Saturday, September 17, 2011

(Travelogue) Oriental Outings Day 12: The Malay Wedding and the Chinese Steamboat of Cameron Highlands

Saturday, March 12, 2011

Today, we were to attend a local - Malay style - wedding ceremony; an invitation by Eda, a member of Couchsurfing community!

The happy family!
To the Barber Shop
Though I wanted to take the traveler’s advantage, however, Urooba forced me to get the beard trimmed! After getting it done from a nearby barber shop we marched towards Mardi; the venue for the marriage ceremony. We had to be there by 12, and being a Karachite it took us some time to fathom that it was 12 in the day!
I'm going to the party!
Initially, we thought Mardi as of a traditional wedding arena but it turned out to be a huge agricultural park, one side of which is used for social events. The park showcases a wide variety of Cameronain roses and fruits, and is surrounded by thick forests and jungle treks! A perfect setting to get married!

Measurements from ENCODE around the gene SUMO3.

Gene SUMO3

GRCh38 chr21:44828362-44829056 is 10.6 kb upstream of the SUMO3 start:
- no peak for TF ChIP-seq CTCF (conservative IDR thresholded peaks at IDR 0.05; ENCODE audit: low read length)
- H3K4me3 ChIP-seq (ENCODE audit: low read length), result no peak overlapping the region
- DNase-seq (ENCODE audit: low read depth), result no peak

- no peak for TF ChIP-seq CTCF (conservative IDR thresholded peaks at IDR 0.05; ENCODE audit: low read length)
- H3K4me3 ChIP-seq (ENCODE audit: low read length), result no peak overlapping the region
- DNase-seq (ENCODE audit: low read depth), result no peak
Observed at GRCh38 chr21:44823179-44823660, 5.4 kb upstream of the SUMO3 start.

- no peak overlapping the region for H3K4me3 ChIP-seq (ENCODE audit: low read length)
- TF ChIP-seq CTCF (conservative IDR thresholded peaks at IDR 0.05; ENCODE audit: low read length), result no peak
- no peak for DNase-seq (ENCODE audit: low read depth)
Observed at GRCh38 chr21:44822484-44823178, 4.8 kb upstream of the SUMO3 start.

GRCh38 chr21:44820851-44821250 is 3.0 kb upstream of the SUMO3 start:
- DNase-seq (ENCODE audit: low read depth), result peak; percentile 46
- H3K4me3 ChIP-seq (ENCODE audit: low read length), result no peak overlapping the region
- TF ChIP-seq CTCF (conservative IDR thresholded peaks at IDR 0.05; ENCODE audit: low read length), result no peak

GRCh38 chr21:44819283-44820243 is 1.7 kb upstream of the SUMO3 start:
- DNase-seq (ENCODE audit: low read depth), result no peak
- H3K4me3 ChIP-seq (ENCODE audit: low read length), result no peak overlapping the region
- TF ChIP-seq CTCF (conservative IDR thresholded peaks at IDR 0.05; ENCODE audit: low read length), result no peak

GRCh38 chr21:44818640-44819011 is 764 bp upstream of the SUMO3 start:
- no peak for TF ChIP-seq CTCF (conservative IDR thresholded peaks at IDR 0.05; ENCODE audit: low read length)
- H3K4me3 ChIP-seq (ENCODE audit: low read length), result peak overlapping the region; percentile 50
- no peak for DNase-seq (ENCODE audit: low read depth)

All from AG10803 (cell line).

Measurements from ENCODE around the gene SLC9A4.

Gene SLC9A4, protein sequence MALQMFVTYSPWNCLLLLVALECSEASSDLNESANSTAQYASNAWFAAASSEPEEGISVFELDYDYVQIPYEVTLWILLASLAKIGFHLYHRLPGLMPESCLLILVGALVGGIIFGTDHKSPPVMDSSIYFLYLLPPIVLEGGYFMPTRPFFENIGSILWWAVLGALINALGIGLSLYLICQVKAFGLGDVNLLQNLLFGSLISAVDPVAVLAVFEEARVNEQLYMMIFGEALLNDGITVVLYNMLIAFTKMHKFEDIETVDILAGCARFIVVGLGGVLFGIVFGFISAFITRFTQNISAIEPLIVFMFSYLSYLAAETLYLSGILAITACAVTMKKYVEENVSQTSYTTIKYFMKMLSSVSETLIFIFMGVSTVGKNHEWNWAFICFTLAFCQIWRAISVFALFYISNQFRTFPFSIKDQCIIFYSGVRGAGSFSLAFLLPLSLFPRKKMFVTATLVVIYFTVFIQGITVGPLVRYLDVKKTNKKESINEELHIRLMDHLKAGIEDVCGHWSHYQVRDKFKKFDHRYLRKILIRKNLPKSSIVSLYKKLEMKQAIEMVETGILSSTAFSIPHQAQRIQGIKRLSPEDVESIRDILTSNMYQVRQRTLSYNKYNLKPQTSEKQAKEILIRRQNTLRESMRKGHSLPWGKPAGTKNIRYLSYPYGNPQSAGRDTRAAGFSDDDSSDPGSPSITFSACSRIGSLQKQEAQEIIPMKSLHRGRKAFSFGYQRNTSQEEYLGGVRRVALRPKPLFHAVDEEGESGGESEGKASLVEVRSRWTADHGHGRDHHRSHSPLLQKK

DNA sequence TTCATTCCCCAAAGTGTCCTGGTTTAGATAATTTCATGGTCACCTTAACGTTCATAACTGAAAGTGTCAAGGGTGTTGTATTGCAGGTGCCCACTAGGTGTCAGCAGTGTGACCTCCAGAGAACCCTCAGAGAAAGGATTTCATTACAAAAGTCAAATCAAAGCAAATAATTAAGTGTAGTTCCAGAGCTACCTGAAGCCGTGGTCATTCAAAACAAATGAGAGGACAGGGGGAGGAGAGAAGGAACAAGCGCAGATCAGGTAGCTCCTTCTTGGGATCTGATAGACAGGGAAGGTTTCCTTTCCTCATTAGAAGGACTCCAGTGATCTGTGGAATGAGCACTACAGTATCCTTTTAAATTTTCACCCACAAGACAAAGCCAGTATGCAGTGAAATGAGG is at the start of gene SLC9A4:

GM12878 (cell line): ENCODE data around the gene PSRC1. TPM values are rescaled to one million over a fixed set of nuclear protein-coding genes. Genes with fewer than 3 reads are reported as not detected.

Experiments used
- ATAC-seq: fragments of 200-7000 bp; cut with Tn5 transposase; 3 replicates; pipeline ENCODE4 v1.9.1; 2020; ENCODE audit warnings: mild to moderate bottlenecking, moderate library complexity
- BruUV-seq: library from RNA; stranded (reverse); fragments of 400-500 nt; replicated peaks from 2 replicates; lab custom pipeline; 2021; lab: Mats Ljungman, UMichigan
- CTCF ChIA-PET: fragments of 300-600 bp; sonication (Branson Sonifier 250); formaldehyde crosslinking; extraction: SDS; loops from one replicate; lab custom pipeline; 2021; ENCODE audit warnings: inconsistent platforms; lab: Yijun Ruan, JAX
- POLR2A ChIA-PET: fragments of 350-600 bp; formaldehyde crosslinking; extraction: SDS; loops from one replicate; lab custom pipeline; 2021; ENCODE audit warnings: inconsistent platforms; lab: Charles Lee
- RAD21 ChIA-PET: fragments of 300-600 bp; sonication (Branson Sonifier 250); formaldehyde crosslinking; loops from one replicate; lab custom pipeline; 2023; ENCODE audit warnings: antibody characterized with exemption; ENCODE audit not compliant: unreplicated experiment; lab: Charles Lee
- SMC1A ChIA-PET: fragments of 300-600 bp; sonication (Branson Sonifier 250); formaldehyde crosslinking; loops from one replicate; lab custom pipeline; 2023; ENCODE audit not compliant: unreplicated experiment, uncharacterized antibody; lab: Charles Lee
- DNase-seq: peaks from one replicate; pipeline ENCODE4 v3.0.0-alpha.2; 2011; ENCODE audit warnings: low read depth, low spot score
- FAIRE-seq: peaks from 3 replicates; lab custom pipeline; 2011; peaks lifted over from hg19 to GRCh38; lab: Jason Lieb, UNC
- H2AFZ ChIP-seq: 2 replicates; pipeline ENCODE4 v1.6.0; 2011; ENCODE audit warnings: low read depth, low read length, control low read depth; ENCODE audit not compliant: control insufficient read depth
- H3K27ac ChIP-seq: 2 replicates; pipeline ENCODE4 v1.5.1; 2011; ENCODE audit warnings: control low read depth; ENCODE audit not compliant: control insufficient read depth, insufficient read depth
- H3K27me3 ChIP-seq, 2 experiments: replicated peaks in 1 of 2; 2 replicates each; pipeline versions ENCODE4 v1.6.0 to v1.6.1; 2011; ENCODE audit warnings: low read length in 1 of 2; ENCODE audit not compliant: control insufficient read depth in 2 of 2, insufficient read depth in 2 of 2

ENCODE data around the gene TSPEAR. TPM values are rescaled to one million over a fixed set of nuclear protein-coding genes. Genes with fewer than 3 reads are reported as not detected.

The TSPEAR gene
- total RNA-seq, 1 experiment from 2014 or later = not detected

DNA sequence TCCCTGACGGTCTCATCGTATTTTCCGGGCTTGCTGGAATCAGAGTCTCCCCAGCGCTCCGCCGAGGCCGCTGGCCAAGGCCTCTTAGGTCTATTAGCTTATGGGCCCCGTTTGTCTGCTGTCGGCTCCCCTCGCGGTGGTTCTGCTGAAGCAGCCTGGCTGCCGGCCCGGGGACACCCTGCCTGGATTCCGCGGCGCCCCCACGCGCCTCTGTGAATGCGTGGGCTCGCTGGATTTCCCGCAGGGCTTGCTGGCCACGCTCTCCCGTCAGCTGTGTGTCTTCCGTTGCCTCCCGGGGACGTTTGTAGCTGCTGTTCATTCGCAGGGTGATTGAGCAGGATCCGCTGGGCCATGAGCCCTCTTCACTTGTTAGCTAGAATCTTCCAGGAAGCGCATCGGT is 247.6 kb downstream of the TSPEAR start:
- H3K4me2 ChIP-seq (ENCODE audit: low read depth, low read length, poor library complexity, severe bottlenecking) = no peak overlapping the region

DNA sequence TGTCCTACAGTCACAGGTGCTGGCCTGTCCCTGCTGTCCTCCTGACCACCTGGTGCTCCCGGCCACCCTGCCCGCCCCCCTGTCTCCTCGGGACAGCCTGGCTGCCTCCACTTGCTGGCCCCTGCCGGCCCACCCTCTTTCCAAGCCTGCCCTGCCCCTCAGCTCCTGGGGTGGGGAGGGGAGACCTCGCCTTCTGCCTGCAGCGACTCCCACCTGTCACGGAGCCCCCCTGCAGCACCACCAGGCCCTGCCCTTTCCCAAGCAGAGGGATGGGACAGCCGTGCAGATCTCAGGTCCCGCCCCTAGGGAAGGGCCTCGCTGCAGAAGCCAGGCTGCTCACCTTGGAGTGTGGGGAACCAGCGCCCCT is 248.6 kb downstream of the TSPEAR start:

Getting Lost in Mardi
The unending walk up to Mardi, during which we had to ask passersbys a couple of times for direction, continued further as we inevitably got lost in the park! Actually, we followed the loud music as a sign which proved deceptive because of the resonance effect! Eda tried to help us out on the cell phone so that we could finally make it to the floor.
The way to Mardi

Following the sound!
Food First!
At the reception, Eda was expecting us, and after introducing her foreign guests to the mother and younger brother, she took us straight to the buffet. “We would first like to meet the newlyweds and will then have food”, I was a bit surprised. “Fine! But in Malay weddings the guests are supposed to have food first”, Eda placated the cultural shock in an amicable tone.

Food right away!

Spicy and delicious!

For special guests
Later she explained the wedding day norms in detail: guests can join the ceremony as per their convenience during the given time range – usually the whole afternoon – have food first and then meet and greet. It is also upon the guests how much time they want to spend there. This flexi style not only makes it convenient for visitors but also allows hosts to get rid of big seating arrangements as the visitors keep rotating.

The groom

And here are the special guests!